Rural Law Fellow

Ryan Rutledge '19Background

Class of 2019

Hometown: Savannah, Georgia

Undergrad: University of Central Florida

Majors/Minors: Philosophy/Energy & Sustainability

What did you do prior to coming to the University of Maine School of Law?

I spent three years working as a content strategist and copywriter at various creative firms before I met my wife and ran away to Maine.

Maine Law

Why did you choose to attend the University of Maine School of Law?

After initially falling in love with Maine itself, Maine Law wasn’t far behind.  Overall it was the smaller class sizes, specialized programs, well recognized professors, and convenient location in Portland that convinced me to apply.

What has been most helpful to you in making the adjustment to the life of a Maine Law student?

Due to Maine Law’s smaller enrollment size, there seems to be a unique sense of camaraderie among Maine Law students and alumni. The friendships and connections I’ve forged along the way remain as strong today as they were on the first day of orientation. We all want to see each other succeed, and I think that makes life a little bit better for everyone.

As a 2L, how would you describe your experience at Maine Law?

A combination of my 1L courses and the Rural Law Fellowship really helped prepare me for the courses that open up during your second year. This summer I helped an attorney prepare for and attend a trial in Superior Court, which is now being appealed to the Maine Supreme Judicial Court. The case required a lot of research into the Federal and Maine Rules of Evidence, which really prepared me for Evidence during the fall semester of my 2L year.

What is one thing that has surprised you about Maine Law?

President John F. Kennedy, who spent a considerable time in Maine throughout his life, said “a rising tide lifts all boats.” So far, that perfectly encapsulates my journey at Maine Law. There are a surprising amount of connections and opportunities that immediately become available to students enrolled at Maine Law – both right here in Maine and across the globe. As my class has matured since orientation, feedback from the community indicates that we are making a name for ourselves, which in turn has opened doors to connections and opportunities for all of us.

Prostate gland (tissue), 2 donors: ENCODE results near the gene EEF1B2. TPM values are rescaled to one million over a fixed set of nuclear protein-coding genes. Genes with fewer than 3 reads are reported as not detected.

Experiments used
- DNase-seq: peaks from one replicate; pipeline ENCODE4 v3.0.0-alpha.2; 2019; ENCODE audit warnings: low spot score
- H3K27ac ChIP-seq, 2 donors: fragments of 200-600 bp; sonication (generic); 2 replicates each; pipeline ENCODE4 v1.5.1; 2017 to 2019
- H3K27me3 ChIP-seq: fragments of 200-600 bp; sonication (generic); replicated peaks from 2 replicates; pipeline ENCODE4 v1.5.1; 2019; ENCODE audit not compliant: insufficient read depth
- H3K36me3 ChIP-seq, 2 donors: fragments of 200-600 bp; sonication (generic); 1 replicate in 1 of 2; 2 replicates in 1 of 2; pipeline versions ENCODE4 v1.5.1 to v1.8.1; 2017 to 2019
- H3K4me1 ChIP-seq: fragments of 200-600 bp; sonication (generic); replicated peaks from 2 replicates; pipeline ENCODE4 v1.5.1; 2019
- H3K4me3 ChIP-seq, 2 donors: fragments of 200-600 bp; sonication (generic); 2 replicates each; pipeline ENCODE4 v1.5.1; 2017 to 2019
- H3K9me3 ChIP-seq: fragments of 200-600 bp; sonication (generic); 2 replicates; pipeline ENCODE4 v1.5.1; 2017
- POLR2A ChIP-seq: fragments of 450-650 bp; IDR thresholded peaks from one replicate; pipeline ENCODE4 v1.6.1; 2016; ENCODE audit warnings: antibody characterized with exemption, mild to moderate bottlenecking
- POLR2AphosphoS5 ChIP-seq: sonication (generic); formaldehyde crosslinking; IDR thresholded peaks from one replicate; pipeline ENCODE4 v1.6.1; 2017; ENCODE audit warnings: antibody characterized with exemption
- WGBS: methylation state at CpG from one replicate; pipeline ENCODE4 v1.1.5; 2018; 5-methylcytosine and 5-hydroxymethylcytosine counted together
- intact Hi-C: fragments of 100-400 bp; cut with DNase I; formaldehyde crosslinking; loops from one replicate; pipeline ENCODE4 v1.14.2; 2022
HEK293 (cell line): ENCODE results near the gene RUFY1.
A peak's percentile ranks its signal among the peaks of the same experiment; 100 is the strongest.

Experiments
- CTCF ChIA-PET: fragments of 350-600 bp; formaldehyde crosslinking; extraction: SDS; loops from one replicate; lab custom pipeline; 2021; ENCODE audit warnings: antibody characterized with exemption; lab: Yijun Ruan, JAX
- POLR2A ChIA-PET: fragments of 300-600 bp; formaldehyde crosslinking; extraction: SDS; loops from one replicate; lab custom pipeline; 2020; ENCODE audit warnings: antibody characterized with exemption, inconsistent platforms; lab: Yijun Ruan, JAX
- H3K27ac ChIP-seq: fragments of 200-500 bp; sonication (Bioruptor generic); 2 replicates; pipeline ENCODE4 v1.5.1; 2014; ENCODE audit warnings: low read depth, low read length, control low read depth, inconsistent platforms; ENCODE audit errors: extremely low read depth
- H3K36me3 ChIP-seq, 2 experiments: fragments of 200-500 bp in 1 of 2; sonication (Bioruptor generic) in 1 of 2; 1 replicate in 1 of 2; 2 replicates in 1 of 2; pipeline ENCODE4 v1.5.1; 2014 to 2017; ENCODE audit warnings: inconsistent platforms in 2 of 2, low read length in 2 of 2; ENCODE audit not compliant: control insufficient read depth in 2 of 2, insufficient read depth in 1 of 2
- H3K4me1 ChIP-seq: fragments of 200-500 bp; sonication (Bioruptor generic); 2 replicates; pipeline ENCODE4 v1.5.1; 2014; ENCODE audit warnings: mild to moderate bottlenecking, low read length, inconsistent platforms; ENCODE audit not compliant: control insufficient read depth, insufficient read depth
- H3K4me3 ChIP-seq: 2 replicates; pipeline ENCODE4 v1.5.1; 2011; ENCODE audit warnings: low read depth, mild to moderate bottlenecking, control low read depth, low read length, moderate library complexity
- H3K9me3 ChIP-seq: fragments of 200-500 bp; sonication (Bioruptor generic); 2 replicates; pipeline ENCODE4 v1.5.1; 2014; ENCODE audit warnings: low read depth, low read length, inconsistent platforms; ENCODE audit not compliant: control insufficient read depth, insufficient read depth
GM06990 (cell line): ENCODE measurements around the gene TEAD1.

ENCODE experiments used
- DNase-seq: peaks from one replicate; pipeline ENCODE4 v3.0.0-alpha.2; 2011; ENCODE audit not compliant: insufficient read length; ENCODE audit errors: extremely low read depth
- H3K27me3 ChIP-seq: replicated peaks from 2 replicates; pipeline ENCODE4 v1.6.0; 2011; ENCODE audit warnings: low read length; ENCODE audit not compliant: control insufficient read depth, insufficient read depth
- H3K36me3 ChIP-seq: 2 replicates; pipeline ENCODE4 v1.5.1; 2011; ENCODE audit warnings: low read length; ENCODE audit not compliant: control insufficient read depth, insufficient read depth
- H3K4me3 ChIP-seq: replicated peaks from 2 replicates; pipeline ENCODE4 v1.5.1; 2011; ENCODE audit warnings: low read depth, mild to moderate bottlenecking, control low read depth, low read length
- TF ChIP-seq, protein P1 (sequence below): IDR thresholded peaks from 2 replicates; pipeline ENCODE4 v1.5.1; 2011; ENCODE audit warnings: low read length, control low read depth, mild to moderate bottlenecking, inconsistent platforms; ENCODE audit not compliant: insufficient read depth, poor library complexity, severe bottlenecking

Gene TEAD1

What are you looking to do after graduation, and how has Maine Law helped to facilitate that goal?

I’m looking forward to helping people solve their problems – whatever they may be. I know for sure that I’d like to get out of Portland after law school, and I feel incredibly lucky to have been made one of the Inaugural Rural Law Fellows for that very reason. Maine is largely a rural state once you leave the greater Portland area, and the Rural Law Fellowship is doing a great job of showing law students like myself what life is really like if they want to practice in a smaller law firm in a rural community. In just a ten week fellowship placement, I learned countless lessons and skills that I will carry with me throughout my legal career, and I can directly link those skills back to the Rural Law Fellowship at Maine Law. I’m glad I chose a school that focuses on experiential learning, externships, and fellowships that are helping to teach me the practical skills that you simply can’t learn by sitting in a classroom.


Are you involved in extracurricular activities, either on or off campus? What are they?

I am the Vice-President of the Finch Society at Maine Law. (The Finch Society focuses on connecting law students with rural and small town practitioners to provide a place for students to learn more about what rural and small town legal practice is like.)


What do you like best about Portland?

Portland is great because of its people and centralized location. With a little planning you could easily start your day at the top of Mt. Washington in New Hampshire, and end it on an island in Casco Bay. Also, Boston is less than two hours away if you’re looking to visit a bigger city.

Portland has a reputation for its vast array of food options. Do you have any favorite restaurants or grocery stores?

  • Terra Cotta in South Portland makes fresh pasta and sauces every day. Micucci’s is a close second.
  • For dinner and drinks head to The Roma and afterward downstairs to Bramhall in Portland.
  • Scratch in South Portland has the best bagels, and their made to order sandwiches are somewhat of a ritual for me on Fridays after class.
  • As a native Southerner, I can testify that Hot Suppa knows a thing or two about shrimp and grits, and Big J’s Chicken Shack has the best fried chicken in Portland.


If you could tell a prospective student one thing about Maine Law, what would it be?

This is a small school with a big impact. The professors here are incredible. I think the quality of life and cost of living here in Maine keeps native Mainers happy and attracts a lot of great people ”from away.”